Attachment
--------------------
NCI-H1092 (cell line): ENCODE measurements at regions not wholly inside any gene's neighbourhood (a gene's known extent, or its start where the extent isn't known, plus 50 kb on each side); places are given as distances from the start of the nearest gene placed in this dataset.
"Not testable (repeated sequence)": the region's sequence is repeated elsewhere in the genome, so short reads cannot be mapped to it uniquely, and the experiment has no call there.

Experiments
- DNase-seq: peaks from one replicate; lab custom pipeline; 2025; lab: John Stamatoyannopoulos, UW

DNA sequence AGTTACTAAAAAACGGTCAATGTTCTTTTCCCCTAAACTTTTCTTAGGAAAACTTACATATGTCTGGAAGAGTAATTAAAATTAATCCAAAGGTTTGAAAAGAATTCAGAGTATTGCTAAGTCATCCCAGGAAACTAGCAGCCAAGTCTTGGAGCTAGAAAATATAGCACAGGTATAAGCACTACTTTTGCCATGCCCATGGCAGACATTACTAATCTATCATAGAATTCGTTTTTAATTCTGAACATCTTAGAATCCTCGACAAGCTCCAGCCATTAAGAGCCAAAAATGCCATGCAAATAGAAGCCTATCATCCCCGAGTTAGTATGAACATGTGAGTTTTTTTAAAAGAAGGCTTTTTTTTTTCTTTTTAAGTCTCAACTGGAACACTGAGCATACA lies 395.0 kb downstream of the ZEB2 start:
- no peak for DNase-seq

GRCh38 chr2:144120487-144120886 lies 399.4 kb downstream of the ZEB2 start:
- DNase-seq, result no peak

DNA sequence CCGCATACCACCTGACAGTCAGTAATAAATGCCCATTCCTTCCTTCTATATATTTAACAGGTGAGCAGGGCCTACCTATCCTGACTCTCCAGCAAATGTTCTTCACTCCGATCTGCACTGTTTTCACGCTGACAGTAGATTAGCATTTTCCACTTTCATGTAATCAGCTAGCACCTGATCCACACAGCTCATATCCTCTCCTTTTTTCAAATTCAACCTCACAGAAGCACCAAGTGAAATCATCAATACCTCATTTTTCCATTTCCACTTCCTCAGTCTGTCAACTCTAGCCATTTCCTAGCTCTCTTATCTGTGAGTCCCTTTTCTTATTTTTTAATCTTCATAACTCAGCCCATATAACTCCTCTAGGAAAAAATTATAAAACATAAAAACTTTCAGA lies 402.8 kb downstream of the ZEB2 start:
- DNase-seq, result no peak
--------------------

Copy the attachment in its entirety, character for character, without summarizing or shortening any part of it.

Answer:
NCI-H1092 (cell line): ENCODE measurements at regions not wholly inside any gene's neighbourhood (a gene's known extent, or its start where the extent isn't known, plus 50 kb on each side); places are given as distances from the start of the nearest gene placed in this dataset.
"Not testable (repeated sequence)": the region's sequence is repeated elsewhere in the genome, so short reads cannot be mapped to it uniquely, and the experiment has no call there.

Experiments
- DNase-seq: peaks from one replicate; lab custom pipeline; 2025; lab: John Stamatoyannopoulos, UW

DNA sequence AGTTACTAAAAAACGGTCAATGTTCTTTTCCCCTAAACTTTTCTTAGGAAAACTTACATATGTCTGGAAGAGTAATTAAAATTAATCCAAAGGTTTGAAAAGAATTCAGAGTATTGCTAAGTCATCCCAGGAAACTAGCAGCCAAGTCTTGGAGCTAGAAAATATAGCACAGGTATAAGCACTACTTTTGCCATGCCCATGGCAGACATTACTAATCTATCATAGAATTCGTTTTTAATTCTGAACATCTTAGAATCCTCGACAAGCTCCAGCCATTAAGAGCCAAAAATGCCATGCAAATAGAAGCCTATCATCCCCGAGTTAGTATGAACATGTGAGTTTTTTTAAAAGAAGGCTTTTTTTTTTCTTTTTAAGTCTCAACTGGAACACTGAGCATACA lies 395.0 kb downstream of the ZEB2 start:
- no peak for DNase-seq

GRCh38 chr2:144120487-144120886 lies 399.4 kb downstream of the ZEB2 start:
- DNase-seq, result no peak

DNA sequence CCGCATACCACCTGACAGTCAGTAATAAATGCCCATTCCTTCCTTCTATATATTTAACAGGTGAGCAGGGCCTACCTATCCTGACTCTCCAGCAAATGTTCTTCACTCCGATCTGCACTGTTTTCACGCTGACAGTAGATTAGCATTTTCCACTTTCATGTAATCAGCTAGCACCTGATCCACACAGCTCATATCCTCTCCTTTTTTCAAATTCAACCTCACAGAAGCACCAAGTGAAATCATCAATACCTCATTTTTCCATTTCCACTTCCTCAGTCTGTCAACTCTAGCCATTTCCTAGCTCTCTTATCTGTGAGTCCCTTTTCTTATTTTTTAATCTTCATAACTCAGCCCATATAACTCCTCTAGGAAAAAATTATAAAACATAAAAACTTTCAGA lies 402.8 kb downstream of the ZEB2 start:
- DNase-seq, result no peak